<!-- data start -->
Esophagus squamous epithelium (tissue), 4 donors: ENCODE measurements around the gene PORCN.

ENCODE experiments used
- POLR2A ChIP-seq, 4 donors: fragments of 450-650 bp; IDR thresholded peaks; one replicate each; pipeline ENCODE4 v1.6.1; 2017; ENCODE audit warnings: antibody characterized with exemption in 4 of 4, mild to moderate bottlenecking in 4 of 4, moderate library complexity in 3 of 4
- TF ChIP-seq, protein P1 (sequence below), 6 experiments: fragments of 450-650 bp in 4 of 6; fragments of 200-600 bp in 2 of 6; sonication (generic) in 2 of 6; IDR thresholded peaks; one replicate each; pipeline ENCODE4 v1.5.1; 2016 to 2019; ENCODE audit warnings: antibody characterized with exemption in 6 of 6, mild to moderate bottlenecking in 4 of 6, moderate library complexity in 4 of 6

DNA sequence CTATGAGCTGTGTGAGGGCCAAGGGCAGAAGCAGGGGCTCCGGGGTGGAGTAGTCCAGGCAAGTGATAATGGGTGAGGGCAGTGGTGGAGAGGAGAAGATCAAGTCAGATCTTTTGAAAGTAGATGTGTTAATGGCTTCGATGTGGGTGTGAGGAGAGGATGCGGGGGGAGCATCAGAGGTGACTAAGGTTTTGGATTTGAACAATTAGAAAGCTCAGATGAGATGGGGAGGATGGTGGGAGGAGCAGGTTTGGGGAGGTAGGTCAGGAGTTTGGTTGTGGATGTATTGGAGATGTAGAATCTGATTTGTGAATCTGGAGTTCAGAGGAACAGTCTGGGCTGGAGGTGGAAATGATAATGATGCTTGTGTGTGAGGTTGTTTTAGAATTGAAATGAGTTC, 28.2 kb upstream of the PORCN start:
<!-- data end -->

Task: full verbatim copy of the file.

Esophagus squamous epithelium (tissue), 4 donors: ENCODE measurements around the gene PORCN.

ENCODE experiments used
- POLR2A ChIP-seq, 4 donors: fragments of 450-650 bp; IDR thresholded peaks; one replicate each; pipeline ENCODE4 v1.6.1; 2017; ENCODE audit warnings: antibody characterized with exemption in 4 of 4, mild to moderate bottlenecking in 4 of 4, moderate library complexity in 3 of 4
- TF ChIP-seq, protein P1 (sequence below), 6 experiments: fragments of 450-650 bp in 4 of 6; fragments of 200-600 bp in 2 of 6; sonication (generic) in 2 of 6; IDR thresholded peaks; one replicate each; pipeline ENCODE4 v1.5.1; 2016 to 2019; ENCODE audit warnings: antibody characterized with exemption in 6 of 6, mild to moderate bottlenecking in 4 of 6, moderate library complexity in 4 of 6

DNA sequence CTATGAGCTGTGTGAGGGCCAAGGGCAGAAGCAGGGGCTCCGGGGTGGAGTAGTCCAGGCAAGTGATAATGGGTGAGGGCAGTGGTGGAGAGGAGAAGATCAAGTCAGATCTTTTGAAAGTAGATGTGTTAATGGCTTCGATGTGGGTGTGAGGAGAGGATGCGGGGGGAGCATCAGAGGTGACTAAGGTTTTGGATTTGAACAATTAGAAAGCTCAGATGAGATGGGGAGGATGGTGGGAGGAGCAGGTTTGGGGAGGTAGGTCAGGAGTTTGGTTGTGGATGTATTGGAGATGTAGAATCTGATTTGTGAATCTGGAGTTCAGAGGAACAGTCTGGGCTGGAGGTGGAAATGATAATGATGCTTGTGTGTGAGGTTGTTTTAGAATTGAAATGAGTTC, 28.2 kb upstream of the PORCN start: